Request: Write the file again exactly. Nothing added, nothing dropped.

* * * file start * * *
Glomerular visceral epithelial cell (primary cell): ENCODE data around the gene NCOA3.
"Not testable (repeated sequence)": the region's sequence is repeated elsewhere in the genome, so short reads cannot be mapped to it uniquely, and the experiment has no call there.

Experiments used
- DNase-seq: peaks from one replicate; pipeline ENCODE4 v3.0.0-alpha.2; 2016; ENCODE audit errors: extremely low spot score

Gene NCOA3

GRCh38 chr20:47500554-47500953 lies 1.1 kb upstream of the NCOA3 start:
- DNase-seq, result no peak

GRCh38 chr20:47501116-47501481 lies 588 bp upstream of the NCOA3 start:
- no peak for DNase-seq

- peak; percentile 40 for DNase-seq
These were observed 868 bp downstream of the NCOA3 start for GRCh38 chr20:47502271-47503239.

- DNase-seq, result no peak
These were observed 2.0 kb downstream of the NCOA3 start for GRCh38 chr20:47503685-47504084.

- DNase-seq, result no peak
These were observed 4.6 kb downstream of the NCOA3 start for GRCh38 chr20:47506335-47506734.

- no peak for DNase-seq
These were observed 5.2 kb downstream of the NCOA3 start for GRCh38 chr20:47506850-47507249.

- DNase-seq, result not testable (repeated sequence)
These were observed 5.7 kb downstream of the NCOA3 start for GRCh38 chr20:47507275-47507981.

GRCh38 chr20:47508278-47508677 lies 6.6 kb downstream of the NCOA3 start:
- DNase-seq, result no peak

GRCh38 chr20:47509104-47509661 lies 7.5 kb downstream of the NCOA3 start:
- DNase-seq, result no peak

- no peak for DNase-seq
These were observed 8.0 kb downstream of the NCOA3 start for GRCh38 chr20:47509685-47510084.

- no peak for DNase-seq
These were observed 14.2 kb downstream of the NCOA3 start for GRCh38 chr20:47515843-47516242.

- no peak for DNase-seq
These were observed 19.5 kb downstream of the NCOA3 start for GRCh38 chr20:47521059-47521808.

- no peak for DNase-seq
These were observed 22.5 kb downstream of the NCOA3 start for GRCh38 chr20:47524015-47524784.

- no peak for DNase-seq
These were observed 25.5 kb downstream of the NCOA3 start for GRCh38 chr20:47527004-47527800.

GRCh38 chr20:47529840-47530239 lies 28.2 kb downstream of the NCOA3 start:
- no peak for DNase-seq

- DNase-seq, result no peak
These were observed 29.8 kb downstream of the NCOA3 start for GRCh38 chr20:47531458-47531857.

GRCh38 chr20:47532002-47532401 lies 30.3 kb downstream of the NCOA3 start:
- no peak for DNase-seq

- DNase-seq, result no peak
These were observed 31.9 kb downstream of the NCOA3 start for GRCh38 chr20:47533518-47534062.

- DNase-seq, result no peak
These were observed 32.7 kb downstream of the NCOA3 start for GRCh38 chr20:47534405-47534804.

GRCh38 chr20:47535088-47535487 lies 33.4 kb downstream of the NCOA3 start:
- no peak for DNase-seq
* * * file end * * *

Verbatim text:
Glomerular visceral epithelial cell (primary cell): ENCODE data around the gene NCOA3.
"Not testable (repeated sequence)": the region's sequence is repeated elsewhere in the genome, so short reads cannot be mapped to it uniquely, and the experiment has no call there.

Experiments used
- DNase-seq: peaks from one replicate; pipeline ENCODE4 v3.0.0-alpha.2; 2016; ENCODE audit errors: extremely low spot score

Gene NCOA3

GRCh38 chr20:47500554-47500953 lies 1.1 kb upstream of the NCOA3 start:
- DNase-seq, result no peak

GRCh38 chr20:47501116-47501481 lies 588 bp upstream of the NCOA3 start:
- no peak for DNase-seq

- peak; percentile 40 for DNase-seq
These were observed 868 bp downstream of the NCOA3 start for GRCh38 chr20:47502271-47503239.

- DNase-seq, result no peak
These were observed 2.0 kb downstream of the NCOA3 start for GRCh38 chr20:47503685-47504084.

- DNase-seq, result no peak
These were observed 4.6 kb downstream of the NCOA3 start for GRCh38 chr20:47506335-47506734.

- no peak for DNase-seq
These were observed 5.2 kb downstream of the NCOA3 start for GRCh38 chr20:47506850-47507249.

- DNase-seq, result not testable (repeated sequence)
These were observed 5.7 kb downstream of the NCOA3 start for GRCh38 chr20:47507275-47507981.

GRCh38 chr20:47508278-47508677 lies 6.6 kb downstream of the NCOA3 start:
- DNase-seq, result no peak

GRCh38 chr20:47509104-47509661 lies 7.5 kb downstream of the NCOA3 start:
- DNase-seq, result no peak

- no peak for DNase-seq
These were observed 8.0 kb downstream of the NCOA3 start for GRCh38 chr20:47509685-47510084.

- no peak for DNase-seq
These were observed 14.2 kb downstream of the NCOA3 start for GRCh38 chr20:47515843-47516242.

- no peak for DNase-seq
These were observed 19.5 kb downstream of the NCOA3 start for GRCh38 chr20:47521059-47521808.

- no peak for DNase-seq
These were observed 22.5 kb downstream of the NCOA3 start for GRCh38 chr20:47524015-47524784.

- no peak for DNase-seq
These were observed 25.5 kb downstream of the NCOA3 start for GRCh38 chr20:47527004-47527800.

GRCh38 chr20:47529840-47530239 lies 28.2 kb downstream of the NCOA3 start:
- no peak for DNase-seq

- DNase-seq, result no peak
These were observed 29.8 kb downstream of the NCOA3 start for GRCh38 chr20:47531458-47531857.

GRCh38 chr20:47532002-47532401 lies 30.3 kb downstream of the NCOA3 start:
- no peak for DNase-seq

- DNase-seq, result no peak
These were observed 31.9 kb downstream of the NCOA3 start for GRCh38 chr20:47533518-47534062.

- DNase-seq, result no peak
These were observed 32.7 kb downstream of the NCOA3 start for GRCh38 chr20:47534405-47534804.

GRCh38 chr20:47535088-47535487 lies 33.4 kb downstream of the NCOA3 start:
- no peak for DNase-seq